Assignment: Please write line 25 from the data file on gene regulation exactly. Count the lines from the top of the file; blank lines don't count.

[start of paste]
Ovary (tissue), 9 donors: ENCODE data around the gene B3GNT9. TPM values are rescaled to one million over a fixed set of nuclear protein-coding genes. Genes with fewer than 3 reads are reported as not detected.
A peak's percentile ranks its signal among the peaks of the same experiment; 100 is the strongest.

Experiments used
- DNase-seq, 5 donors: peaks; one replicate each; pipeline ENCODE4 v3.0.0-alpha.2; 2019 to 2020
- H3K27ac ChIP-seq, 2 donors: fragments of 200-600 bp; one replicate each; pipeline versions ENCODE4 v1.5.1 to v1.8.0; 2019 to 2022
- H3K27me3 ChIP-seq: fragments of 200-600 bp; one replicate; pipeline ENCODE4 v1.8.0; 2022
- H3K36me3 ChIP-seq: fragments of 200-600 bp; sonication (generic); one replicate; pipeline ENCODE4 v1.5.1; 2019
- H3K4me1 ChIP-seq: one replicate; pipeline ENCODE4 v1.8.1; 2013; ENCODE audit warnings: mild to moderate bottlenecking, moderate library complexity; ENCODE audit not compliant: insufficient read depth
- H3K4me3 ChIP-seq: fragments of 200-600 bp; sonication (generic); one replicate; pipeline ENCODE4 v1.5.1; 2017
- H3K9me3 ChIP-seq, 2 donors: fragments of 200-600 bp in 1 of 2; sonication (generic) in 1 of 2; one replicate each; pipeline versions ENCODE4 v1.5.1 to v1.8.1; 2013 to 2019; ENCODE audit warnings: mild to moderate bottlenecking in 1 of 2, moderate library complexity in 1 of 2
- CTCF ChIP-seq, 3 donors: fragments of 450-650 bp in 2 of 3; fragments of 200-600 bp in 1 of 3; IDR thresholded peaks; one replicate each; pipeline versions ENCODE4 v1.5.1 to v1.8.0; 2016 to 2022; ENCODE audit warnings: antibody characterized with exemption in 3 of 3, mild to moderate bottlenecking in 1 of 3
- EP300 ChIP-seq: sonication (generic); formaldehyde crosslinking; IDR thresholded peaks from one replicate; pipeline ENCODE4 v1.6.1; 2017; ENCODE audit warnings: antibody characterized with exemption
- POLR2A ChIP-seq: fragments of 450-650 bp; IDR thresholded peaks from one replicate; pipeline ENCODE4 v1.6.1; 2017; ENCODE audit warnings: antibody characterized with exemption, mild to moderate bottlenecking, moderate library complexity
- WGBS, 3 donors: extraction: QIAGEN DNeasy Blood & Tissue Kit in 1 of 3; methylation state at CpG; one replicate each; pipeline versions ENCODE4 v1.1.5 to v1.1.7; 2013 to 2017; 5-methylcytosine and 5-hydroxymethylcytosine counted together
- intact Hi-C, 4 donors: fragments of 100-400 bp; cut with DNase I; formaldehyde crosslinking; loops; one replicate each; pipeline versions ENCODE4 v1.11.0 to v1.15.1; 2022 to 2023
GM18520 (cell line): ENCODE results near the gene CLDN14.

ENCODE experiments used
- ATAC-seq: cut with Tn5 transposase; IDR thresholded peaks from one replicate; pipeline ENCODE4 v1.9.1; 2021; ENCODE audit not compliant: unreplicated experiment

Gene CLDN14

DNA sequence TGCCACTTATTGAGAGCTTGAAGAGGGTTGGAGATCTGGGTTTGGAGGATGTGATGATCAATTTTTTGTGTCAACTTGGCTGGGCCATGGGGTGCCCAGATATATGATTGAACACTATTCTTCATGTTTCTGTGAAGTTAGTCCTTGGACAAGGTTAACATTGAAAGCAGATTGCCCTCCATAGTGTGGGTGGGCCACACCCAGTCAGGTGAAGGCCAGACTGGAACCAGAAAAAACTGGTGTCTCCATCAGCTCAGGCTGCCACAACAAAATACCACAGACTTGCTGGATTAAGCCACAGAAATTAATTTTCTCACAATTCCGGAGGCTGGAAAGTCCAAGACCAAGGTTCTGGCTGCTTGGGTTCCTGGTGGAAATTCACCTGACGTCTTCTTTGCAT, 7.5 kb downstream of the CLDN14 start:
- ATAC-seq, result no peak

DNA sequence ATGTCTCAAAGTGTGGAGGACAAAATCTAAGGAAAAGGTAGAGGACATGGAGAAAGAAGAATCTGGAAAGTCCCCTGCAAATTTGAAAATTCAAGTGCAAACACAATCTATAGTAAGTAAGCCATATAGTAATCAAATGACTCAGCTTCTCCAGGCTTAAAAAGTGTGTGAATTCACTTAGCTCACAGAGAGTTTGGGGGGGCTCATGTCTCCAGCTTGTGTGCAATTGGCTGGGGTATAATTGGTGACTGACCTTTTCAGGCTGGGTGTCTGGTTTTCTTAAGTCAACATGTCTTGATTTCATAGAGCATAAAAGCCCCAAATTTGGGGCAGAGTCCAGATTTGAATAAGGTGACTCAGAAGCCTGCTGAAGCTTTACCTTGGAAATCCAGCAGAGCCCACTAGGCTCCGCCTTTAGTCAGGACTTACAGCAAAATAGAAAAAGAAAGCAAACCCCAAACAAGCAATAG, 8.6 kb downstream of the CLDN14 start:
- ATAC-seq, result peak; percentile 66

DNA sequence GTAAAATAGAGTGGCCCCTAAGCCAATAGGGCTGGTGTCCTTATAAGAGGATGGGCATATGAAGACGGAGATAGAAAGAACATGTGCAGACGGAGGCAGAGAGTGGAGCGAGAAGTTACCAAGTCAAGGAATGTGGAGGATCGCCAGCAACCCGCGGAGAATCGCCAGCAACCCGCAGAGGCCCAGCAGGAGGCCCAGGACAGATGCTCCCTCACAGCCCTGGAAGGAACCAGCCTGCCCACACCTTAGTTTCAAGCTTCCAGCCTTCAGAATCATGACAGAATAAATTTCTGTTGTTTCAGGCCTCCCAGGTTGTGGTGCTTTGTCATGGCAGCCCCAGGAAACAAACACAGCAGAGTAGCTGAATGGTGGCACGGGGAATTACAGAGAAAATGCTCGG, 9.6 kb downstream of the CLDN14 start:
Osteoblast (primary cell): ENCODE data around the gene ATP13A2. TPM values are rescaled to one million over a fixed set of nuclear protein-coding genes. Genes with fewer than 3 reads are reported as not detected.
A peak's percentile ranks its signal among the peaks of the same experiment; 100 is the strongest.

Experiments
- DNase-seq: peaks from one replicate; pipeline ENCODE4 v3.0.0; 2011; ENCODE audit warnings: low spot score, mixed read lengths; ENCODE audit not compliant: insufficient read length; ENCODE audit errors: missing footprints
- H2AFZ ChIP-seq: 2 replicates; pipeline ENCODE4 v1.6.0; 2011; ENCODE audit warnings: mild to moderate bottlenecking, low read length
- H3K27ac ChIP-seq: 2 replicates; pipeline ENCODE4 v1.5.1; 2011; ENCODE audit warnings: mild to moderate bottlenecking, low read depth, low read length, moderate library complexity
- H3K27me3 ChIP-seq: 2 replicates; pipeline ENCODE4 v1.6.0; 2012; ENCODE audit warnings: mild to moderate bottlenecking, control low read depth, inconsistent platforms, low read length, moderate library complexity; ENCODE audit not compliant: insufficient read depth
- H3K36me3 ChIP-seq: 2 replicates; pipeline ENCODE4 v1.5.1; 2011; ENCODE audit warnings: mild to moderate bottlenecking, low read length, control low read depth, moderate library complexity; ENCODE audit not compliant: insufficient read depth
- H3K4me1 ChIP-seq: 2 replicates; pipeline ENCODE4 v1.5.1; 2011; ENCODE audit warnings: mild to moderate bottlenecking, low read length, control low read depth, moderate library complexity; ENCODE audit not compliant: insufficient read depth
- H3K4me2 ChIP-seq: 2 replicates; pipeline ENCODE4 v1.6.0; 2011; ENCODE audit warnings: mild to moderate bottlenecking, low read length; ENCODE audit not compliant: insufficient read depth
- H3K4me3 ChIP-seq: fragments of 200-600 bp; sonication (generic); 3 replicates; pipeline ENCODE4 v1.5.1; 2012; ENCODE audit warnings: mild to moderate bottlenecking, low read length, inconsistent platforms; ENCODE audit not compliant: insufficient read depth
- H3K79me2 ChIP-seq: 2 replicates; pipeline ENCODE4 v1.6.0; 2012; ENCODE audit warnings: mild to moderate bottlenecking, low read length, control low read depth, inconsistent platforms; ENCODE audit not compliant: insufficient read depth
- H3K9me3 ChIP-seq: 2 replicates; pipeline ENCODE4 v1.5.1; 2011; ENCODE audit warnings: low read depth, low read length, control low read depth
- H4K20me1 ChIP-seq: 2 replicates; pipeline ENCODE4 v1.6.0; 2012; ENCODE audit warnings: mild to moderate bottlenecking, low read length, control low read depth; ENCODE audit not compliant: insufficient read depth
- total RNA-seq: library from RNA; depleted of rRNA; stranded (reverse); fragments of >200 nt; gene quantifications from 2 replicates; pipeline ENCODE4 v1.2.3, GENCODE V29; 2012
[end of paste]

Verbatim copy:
Osteoblast (primary cell): ENCODE data around the gene ATP13A2. TPM values are rescaled to one million over a fixed set of nuclear protein-coding genes. Genes with fewer than 3 reads are reported as not detected.